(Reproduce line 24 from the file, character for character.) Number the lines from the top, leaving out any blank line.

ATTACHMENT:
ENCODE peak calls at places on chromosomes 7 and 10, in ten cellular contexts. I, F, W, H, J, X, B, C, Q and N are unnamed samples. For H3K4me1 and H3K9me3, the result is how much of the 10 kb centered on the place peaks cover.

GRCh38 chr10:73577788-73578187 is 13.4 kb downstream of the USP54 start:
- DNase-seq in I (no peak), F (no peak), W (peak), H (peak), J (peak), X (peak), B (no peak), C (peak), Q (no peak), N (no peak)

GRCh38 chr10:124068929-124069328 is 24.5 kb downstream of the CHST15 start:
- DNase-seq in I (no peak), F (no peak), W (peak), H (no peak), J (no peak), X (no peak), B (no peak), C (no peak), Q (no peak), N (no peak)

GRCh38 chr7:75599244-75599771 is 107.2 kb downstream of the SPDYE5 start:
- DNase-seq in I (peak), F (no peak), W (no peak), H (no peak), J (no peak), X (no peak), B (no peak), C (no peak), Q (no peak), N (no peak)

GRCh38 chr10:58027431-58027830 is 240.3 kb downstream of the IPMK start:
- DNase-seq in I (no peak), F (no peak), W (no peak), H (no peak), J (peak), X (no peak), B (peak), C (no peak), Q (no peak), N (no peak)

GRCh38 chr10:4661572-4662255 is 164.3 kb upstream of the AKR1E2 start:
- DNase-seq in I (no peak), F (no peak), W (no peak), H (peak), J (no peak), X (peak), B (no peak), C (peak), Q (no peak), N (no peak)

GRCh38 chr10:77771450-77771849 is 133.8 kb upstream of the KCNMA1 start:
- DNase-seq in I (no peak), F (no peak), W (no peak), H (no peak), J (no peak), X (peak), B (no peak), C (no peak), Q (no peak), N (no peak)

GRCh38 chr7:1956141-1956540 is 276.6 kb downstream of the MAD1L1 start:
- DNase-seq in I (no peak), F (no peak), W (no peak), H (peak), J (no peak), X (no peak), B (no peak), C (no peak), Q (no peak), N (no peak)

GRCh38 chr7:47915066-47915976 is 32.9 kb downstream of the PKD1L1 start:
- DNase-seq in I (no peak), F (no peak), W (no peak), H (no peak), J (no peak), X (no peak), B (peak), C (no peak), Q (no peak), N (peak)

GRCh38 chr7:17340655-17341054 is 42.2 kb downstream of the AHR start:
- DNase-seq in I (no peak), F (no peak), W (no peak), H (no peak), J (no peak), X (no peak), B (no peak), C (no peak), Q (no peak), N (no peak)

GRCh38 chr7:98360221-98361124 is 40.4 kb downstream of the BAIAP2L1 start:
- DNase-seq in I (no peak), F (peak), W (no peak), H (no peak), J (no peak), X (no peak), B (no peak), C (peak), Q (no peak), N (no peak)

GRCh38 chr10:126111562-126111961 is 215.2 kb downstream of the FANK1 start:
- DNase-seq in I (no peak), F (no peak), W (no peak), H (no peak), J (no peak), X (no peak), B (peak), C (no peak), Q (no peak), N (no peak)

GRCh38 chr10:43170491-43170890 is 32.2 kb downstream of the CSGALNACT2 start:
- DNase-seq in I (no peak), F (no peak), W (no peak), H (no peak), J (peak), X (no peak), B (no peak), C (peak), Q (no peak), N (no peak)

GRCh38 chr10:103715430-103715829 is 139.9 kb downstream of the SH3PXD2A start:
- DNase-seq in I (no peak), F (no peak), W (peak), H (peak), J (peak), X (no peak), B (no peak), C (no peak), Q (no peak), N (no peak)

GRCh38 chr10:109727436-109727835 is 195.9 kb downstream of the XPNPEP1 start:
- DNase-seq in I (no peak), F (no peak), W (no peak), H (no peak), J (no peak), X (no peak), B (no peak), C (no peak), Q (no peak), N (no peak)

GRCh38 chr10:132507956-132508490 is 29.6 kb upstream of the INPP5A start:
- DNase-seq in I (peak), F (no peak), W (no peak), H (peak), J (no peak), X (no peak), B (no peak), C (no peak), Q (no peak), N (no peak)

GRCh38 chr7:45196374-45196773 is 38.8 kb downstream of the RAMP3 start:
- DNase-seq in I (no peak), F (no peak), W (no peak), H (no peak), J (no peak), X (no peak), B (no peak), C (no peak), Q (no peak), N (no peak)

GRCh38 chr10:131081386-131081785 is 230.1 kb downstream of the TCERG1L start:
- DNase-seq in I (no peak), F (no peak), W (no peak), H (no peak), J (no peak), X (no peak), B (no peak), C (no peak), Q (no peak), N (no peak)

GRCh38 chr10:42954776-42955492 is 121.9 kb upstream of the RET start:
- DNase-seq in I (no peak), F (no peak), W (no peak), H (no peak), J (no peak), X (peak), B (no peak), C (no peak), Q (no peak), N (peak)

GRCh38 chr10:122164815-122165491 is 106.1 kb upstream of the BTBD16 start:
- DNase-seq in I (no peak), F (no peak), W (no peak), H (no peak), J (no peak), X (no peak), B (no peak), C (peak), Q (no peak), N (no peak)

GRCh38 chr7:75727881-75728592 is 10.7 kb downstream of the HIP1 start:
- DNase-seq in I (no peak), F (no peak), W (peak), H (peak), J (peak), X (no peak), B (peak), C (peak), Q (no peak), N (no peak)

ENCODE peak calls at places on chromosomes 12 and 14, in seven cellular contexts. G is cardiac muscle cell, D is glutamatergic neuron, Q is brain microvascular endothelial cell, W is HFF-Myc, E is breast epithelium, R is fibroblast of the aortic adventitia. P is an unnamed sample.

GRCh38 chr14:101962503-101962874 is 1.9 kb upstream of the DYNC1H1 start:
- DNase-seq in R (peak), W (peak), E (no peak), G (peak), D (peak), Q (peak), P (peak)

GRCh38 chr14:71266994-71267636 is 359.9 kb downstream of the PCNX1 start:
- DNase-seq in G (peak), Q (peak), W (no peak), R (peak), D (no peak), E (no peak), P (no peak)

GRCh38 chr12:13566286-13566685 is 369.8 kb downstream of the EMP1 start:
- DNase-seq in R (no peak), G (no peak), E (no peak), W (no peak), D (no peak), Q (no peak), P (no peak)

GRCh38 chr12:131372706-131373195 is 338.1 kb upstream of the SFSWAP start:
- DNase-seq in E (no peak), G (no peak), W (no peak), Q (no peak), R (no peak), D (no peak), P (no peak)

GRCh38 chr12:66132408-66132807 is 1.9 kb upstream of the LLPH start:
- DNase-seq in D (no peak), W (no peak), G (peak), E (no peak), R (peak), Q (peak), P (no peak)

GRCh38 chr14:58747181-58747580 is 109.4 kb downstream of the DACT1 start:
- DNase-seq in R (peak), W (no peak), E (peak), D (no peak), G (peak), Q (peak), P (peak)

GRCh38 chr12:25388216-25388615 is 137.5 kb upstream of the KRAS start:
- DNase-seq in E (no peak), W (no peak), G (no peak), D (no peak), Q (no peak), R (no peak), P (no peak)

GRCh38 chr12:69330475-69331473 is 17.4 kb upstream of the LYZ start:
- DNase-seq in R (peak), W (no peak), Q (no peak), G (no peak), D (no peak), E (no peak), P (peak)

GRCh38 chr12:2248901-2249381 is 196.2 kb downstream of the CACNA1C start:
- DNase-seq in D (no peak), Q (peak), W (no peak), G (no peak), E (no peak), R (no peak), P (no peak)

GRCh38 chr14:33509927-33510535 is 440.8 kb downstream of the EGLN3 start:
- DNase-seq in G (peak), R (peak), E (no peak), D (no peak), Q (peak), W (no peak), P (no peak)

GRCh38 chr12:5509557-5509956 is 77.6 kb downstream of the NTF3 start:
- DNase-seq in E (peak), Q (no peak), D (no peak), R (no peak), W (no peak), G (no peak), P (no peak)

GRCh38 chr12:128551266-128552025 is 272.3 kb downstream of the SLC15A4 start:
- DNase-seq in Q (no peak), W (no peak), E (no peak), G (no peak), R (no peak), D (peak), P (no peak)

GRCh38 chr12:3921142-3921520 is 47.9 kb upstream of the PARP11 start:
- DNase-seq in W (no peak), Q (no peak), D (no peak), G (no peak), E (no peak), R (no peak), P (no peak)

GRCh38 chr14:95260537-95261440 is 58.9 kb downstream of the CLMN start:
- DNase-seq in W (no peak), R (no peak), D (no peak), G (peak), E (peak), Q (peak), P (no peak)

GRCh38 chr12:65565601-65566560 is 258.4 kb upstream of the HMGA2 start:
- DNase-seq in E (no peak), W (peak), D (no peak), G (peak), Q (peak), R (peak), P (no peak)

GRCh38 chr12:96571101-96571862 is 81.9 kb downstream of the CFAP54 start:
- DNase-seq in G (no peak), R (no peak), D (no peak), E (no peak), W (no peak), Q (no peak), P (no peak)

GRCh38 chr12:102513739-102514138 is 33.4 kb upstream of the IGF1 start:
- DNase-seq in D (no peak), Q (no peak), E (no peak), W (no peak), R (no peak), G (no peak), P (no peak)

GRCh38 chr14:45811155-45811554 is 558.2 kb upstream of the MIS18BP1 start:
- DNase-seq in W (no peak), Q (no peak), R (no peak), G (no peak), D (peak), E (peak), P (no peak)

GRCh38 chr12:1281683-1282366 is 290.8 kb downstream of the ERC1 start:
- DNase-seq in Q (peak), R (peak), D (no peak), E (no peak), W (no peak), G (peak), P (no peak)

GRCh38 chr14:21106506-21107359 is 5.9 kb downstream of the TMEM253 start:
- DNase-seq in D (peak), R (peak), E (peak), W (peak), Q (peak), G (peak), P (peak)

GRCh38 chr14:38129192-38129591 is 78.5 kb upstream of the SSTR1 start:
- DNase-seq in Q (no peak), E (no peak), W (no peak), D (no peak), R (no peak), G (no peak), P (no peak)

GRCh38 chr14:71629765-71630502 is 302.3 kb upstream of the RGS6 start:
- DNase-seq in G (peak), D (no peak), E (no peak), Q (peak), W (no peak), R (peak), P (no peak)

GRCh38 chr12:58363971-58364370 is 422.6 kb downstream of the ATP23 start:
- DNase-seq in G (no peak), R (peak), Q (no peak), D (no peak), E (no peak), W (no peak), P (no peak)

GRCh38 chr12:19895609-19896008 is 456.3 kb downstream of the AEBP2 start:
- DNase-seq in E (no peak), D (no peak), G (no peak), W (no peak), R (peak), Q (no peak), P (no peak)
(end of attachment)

GRCh38 chr10:43170491-43170890 is 32.2 kb downstream of the CSGALNACT2 start: